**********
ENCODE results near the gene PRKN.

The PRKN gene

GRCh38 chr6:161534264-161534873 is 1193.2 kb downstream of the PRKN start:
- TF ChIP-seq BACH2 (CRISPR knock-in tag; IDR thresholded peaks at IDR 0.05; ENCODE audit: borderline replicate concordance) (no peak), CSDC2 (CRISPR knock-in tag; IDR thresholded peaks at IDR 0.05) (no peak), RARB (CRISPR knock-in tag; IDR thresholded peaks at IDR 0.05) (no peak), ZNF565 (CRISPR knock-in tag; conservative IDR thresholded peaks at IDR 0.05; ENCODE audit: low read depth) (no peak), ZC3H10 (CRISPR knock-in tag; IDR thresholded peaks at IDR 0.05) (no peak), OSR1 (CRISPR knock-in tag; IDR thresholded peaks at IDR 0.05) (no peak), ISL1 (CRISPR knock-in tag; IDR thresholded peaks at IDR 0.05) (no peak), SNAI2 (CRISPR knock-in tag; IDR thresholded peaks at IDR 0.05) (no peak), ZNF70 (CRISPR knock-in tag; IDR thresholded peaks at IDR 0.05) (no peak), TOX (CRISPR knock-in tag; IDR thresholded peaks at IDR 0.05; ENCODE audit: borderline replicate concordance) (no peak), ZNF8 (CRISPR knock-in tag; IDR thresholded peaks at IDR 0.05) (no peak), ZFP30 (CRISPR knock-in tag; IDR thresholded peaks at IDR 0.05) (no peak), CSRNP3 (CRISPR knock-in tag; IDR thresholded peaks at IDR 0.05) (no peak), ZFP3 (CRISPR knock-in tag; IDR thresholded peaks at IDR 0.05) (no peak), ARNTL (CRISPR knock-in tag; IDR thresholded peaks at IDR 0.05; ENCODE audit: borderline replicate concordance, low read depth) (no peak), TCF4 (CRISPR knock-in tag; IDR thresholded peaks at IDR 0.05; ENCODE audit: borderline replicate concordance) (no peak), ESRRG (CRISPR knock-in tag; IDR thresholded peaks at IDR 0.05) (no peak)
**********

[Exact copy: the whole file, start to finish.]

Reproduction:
ENCODE results near the gene PRKN.

The PRKN gene

GRCh38 chr6:161534264-161534873 is 1193.2 kb downstream of the PRKN start:
- TF ChIP-seq BACH2 (CRISPR knock-in tag; IDR thresholded peaks at IDR 0.05; ENCODE audit: borderline replicate concordance) (no peak), CSDC2 (CRISPR knock-in tag; IDR thresholded peaks at IDR 0.05) (no peak), RARB (CRISPR knock-in tag; IDR thresholded peaks at IDR 0.05) (no peak), ZNF565 (CRISPR knock-in tag; conservative IDR thresholded peaks at IDR 0.05; ENCODE audit: low read depth) (no peak), ZC3H10 (CRISPR knock-in tag; IDR thresholded peaks at IDR 0.05) (no peak), OSR1 (CRISPR knock-in tag; IDR thresholded peaks at IDR 0.05) (no peak), ISL1 (CRISPR knock-in tag; IDR thresholded peaks at IDR 0.05) (no peak), SNAI2 (CRISPR knock-in tag; IDR thresholded peaks at IDR 0.05) (no peak), ZNF70 (CRISPR knock-in tag; IDR thresholded peaks at IDR 0.05) (no peak), TOX (CRISPR knock-in tag; IDR thresholded peaks at IDR 0.05; ENCODE audit: borderline replicate concordance) (no peak), ZNF8 (CRISPR knock-in tag; IDR thresholded peaks at IDR 0.05) (no peak), ZFP30 (CRISPR knock-in tag; IDR thresholded peaks at IDR 0.05) (no peak), CSRNP3 (CRISPR knock-in tag; IDR thresholded peaks at IDR 0.05) (no peak), ZFP3 (CRISPR knock-in tag; IDR thresholded peaks at IDR 0.05) (no peak), ARNTL (CRISPR knock-in tag; IDR thresholded peaks at IDR 0.05; ENCODE audit: borderline replicate concordance, low read depth) (no peak), TCF4 (CRISPR knock-in tag; IDR thresholded peaks at IDR 0.05; ENCODE audit: borderline replicate concordance) (no peak), ESRRG (CRISPR knock-in tag; IDR thresholded peaks at IDR 0.05) (no peak)